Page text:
A VIEW from LICK SKILLET: The Roane County Bar as it was, Part Two

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Gentle reader, as promised last week, we continue with our recollections of the membership of the Bar as it was when I was admitted to it in March of 1959.

My intention from the time I first resolved to pursue the law was to open an office and establish a general practice in Harriman as soon as I could, however it was not until some six months after I was admitted that I was able actually to open my first office on the second floor of Mrs. Edington’s building at 416 Roane Street, up the street from the bank, and down the street from the post office.

At that time Judge Stone and Judge Cassell, both of whom I mentioned last week, were still living, but died not long afterwards. Judge Stone’s office was in the Bank building, and Judge Cassell’s was in the old City Hall, now known as the Temperance Building, which at that time housed offices, including the Red Cross, and shortly thereafter a collection agency.

Most of Judge Cassell’s efforts by this time were devoted to pursuing his claims to a substantial acreage of land in the Lone Mountain area of Morgan County.

The offices of the other active Bar members in Harriman at that time were all housed in this same 400 block of Roane Street: Ladd & Qualls and Jess Pearman were on the second floor of the Bank (First National Bank in Harriman); McDavid & Lockett were on the second floor of the Roberts Building; and Willard Kittrell was around the corner on the second floor of the meat market building facing the Post Office and across the alley from the Methodist Church.

Ladd and Qualls was a partnership of Leonard Ladd and J. Frank Qualls. Leonard was the son of Frank Ladd who, with his brother Chris Ladd, had interests in timbering, and excavation. (It is my understanding that they did the initial excavation for the streets of Harriman, and built the highway from Clarkrange to Jamestown.)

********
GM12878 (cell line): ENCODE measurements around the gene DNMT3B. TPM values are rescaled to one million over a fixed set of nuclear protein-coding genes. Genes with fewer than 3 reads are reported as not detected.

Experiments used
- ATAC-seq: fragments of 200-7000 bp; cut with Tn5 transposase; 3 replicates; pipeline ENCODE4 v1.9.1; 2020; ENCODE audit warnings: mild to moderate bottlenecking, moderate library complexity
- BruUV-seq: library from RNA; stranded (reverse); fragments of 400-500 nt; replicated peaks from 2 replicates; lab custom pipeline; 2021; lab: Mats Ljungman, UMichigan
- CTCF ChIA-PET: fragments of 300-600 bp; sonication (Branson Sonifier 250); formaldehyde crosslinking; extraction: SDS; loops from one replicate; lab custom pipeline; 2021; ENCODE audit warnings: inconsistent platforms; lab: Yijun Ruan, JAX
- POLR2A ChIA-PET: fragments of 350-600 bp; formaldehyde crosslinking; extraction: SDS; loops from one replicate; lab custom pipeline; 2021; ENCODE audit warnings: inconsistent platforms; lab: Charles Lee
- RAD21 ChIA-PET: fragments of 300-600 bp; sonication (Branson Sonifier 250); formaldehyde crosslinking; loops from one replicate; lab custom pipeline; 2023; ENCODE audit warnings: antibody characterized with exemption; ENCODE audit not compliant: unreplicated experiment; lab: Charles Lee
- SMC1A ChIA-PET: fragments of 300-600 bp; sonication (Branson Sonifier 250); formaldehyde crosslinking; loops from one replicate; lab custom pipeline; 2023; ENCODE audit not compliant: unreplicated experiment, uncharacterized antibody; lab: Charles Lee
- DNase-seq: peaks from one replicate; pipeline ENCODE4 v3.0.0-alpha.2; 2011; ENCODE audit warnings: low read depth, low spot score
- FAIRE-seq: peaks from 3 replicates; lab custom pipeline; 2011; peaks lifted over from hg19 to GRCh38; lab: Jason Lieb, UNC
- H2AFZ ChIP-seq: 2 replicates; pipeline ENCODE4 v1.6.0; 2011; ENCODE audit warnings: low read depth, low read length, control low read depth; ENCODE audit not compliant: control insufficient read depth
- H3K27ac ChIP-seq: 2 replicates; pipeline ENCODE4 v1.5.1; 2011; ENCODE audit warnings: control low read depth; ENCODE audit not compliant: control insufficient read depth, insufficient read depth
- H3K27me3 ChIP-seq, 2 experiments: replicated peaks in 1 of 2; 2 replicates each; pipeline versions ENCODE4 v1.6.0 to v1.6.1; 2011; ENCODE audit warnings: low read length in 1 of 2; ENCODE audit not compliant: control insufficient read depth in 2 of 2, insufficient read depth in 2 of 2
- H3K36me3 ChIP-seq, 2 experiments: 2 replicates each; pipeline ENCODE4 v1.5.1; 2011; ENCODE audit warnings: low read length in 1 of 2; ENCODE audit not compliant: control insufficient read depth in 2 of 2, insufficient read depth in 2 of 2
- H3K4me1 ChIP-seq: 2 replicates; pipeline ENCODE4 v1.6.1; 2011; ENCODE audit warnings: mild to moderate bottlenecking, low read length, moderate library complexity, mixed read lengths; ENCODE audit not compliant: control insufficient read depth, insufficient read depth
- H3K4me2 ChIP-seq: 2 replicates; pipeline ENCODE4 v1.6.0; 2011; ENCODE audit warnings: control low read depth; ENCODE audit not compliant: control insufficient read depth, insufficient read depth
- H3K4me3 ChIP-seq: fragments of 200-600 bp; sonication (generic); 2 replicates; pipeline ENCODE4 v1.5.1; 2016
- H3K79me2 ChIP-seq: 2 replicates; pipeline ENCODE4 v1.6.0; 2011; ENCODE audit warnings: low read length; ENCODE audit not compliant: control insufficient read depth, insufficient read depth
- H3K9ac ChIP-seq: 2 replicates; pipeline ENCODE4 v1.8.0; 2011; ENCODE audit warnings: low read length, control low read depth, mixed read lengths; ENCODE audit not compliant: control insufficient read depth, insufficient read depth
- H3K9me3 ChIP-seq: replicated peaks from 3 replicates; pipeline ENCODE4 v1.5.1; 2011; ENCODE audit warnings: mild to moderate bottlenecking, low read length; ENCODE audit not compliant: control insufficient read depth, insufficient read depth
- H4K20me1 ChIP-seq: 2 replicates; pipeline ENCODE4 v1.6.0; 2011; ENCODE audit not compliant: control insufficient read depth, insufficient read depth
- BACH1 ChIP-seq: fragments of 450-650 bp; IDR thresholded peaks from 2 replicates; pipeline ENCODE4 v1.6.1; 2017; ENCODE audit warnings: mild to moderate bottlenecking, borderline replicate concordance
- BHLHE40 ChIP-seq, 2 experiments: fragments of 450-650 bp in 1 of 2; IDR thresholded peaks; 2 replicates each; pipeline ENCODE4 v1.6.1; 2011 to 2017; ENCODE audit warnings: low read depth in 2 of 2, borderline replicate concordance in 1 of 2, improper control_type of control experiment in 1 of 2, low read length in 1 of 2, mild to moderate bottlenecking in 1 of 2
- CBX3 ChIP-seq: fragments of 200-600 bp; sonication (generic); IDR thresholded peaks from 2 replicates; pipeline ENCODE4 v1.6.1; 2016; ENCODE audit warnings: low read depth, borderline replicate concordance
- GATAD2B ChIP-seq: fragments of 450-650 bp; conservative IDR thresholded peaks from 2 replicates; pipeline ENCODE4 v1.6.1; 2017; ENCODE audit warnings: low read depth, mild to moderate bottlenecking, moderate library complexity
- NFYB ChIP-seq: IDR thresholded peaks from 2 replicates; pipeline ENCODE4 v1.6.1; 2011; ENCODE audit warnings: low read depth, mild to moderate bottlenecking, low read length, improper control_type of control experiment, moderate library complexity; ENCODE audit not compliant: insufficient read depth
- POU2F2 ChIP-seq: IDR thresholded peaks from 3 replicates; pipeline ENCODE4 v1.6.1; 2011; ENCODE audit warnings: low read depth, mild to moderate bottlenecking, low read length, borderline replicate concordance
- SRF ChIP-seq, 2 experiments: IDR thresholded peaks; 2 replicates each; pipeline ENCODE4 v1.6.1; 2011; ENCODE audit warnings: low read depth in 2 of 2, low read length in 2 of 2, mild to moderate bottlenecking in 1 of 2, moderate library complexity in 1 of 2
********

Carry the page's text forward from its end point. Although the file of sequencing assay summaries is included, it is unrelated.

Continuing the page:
Chris was grandfather of Howard H. Baker. Frank and Chris’s business was based in Oliver Springs and so Leonard’s early years were spent there, although he later attended Roane County High School, and as an adult moved to Harriman, where he lived the rest of his life. During the War (WWII) he maintained a part-time practice in Anderson County in Clinton and commuted there by bus, as was not uncommon in those days of rationed gasoline, tires, etc.

(In full disclosure, Leonard and my father were first cousins, so that he and I were first cousins once removed.)

Meanwhile Frank Qualls, who was a native of the Oakdale community in Morgan County served in the military, and shortly after receiving his licence to practice law came to Harriman, and not long thereafter joined forces with Leonard Ladd and they practiced law together until Leonard’s death at his desk some time later.

These two made an ideal partnership. Frank was a born advocate whereas Leonard was a born scholar. Frank could pick a jury and he could persuade a jury, while Leonard could feed him the law and argue legal points with the judge.

As a result of their great compatibility their firm had a successful and lucrative practice over a wide swath of East Tennessee, both in trial and appellate practice.

Only once am I aware of the slightest problem in their relationship. Frank being the talking part of the partnership, developed a great following and being only human began to believe the praise heaped on him and seemed to think that Leonard wasn’t pulling his weight.

Leonard saw a potential problem developing, when suddenly he came down with an ailment that required his absence from the practice for some time.